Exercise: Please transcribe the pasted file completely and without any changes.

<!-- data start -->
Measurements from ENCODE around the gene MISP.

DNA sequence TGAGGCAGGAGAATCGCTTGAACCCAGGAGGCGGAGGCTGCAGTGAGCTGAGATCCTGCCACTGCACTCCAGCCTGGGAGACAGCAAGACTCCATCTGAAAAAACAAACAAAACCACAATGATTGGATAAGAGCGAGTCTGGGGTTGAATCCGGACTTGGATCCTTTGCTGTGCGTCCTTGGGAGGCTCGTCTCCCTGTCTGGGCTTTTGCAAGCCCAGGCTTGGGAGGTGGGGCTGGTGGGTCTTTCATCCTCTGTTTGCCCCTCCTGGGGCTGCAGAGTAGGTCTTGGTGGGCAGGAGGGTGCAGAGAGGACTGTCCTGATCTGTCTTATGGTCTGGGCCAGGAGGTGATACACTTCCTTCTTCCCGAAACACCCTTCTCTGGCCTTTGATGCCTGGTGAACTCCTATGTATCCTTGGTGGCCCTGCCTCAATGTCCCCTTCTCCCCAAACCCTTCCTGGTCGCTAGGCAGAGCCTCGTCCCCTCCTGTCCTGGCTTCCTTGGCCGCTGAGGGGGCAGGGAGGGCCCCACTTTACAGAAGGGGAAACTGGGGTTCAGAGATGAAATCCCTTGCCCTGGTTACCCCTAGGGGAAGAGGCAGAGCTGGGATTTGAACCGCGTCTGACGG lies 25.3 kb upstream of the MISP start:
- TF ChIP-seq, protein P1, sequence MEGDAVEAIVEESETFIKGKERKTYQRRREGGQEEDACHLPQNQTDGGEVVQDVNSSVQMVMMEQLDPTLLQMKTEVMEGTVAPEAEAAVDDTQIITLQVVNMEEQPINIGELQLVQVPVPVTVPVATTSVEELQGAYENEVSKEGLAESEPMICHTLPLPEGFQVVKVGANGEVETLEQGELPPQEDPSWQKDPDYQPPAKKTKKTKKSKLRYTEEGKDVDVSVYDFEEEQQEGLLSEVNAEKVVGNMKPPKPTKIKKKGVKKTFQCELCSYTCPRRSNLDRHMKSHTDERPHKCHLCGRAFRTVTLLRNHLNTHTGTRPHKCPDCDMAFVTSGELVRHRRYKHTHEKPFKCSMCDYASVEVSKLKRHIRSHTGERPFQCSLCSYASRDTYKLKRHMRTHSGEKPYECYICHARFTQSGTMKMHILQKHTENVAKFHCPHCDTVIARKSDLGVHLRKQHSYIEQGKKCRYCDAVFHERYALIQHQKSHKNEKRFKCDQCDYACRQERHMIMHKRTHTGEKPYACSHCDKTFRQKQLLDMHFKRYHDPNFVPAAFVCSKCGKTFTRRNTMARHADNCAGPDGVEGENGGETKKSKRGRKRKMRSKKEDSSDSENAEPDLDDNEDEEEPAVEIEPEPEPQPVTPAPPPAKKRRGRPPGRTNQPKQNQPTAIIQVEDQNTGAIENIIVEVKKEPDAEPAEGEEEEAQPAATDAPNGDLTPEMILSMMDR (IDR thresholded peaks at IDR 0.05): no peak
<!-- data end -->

Measurements from ENCODE around the gene MISP.

DNA sequence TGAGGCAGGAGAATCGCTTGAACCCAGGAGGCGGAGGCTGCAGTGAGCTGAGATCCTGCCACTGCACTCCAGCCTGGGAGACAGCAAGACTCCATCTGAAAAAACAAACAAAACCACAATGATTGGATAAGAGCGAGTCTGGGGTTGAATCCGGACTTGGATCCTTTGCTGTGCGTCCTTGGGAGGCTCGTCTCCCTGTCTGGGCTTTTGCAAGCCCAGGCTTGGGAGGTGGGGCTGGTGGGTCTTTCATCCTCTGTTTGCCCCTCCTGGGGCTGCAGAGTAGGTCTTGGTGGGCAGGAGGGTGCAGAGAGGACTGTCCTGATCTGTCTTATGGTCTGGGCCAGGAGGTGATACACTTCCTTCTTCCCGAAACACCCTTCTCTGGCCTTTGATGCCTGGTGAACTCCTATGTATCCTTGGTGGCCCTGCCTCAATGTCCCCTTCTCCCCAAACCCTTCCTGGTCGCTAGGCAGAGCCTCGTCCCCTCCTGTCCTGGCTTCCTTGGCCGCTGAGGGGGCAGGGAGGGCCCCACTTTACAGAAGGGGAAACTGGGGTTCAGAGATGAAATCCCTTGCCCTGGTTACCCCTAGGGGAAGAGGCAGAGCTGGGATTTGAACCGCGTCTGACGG lies 25.3 kb upstream of the MISP start:
- TF ChIP-seq, protein P1, sequence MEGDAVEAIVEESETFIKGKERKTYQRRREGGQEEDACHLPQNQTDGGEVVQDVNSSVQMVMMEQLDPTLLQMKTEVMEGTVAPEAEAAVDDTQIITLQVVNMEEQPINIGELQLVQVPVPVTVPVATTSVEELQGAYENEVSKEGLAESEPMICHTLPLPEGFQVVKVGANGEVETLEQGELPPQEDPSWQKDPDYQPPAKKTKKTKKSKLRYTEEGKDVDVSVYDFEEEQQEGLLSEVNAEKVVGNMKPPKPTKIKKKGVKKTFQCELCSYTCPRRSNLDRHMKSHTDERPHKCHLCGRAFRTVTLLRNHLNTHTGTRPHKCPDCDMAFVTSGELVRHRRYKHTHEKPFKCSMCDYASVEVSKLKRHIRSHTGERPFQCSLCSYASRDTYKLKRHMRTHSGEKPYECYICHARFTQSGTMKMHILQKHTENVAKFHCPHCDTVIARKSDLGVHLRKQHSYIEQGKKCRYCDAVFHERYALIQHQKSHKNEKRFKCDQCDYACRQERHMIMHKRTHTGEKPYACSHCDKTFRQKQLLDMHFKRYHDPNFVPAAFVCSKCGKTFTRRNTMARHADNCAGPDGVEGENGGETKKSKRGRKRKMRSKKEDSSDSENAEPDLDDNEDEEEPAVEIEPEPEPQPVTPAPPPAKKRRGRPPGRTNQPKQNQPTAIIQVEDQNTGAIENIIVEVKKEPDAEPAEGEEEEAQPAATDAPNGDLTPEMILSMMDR (IDR thresholded peaks at IDR 0.05): no peak